Subsequently, the sequences were submitted to the SAM_T08 server [16–19] for predicting protein structure using Hidden Markov Models  and to load the corresponding SCOP domain references . The SCOP domains are used to predict the domain interaction using the PSI Map (PSIbase) (figure 1) . Proteins were then grouped according to the biological processes in which they operate; these details are available in Additional file 2.
Finally, we limited the interactome prediction to the SCOP domains using the Protein Structural Interactome (PSI)-Base data .
On the basis of the assumption that proteins from orthologous genes (Clusters of Orthologous Groups of proteins or COGs) have similar interactions or functions if they have a close similarity in their sequences , the interaction maps of the 58 proteins were generated from a specific set of binary interactions obtained from experimental data collected from different species (Drosophila melanogaster, Saccharomyces cerevisiae) and available on several databases (DIP and PSIbase data).
The 58 protein sequences were compared to the dip20080918B.seq database (42562 sequences) from DIP using the Blast2 program. Among these, 44 proteins were found with their corresponding ortholog in the DIP-sequence database (see Additional file 3). The 44 protein accessions were concatenated with their corresponding DIP accessions and matched with the interaction databases of DIP (dipall20081009.tab). Among these, 9 proteins were found with 1 or more interactions (edges) (see Additional file 4 and Additional file 5). In total, 34 interactions (edges) were found in the DIP database (see Additional file 4). They are related to DNA checkpoint and DNA repair (5 edges), nucleotide metabolism (19 edges), amino acid metabolism and signal transduction (10 edges).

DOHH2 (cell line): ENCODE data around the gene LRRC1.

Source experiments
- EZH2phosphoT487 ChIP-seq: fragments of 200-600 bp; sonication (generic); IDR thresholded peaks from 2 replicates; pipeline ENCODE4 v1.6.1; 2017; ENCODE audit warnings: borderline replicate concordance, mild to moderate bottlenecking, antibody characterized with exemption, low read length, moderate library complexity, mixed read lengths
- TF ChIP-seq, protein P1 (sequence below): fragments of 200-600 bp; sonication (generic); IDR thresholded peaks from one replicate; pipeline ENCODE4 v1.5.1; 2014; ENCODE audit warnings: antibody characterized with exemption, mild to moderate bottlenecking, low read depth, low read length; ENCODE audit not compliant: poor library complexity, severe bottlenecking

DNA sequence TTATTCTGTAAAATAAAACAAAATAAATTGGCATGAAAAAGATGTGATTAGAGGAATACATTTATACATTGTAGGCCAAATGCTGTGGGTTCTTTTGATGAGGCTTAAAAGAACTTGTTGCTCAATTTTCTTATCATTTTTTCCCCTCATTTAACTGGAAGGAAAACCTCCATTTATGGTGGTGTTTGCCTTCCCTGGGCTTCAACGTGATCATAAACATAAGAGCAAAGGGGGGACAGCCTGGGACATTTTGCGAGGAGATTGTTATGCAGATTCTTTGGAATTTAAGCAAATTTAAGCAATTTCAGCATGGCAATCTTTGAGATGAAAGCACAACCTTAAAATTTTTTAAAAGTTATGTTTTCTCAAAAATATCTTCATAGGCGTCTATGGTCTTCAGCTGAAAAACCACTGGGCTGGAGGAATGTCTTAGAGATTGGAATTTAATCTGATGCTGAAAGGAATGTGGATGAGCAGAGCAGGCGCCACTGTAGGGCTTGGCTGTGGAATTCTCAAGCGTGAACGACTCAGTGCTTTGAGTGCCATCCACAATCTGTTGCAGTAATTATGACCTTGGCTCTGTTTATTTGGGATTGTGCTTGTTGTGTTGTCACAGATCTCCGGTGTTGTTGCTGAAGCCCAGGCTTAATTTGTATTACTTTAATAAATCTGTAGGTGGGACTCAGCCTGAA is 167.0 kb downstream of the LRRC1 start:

For example, the network involved in DNA checkpoint and repair includes DR_A0338 (kynureninase) that catalyses the reaction of L-Alanine degradation. This reaction generates the purine (NAD and NADP) involved in energy metabolism; or the radial spoke protein 2 (RSP2) (ligase) that has the function of conjugating proteins or DNA. RSPs have a direct link with RNA helicase DHH1 that is involved in recovery at the G1/S DNA-damage checkpoint. DR_A0338 is also involved in mitotic synthesis of damaged DNA through the enzyme CDC7 kinase. Kynureninase provides NAD for protein-modification processes involved in cell division and DNA-damage checkpoint. Other proteins with related pathways are involved in DNA stability and management were found. Thioredoxin, linked to DR_1271, has a direct interaction with DNA polymerase. It is implicated in the neutralisation of reactive oxygen species and in DNA polymerisation. DR_2074 functions to excise 3-methyladenine and 7-methylguanine from the damaged DNA polymer formed by alkylation lesions. It has a direct interaction with the DNA-repairing RAD23 superfamily of proteins that plays a central role both in proteosomal degradation of misfolded proteins and DNA repair. It is involved in DNA-excision repair by stabilising the xeroderma pigmentosum group C protein, thereby perhaps playing a role in DNA-damage recognition and/or in altering chromatin structure to allow access by damage-processing enzymes.
For instance, another network is related to nucleotide metabolism and it includes two proteins, having 19 interactions. DR_1160 participates in purine metabolism, similar to DR_A0338. It has an oxidoreductase function, catalysing the oxidation of uric acid to 5-hydroxyisourate. DR_0505 has a d.114.1.1 domain that is implicated in nucleotide metabolism and transport. The second domain (d.159.1.2) belongs to the superfamily of metallodependent phosphatases and the family of DNA DSB-repair nucleases. Other networks are composed of proteins implicated in signal transduction and amino acid metabolism.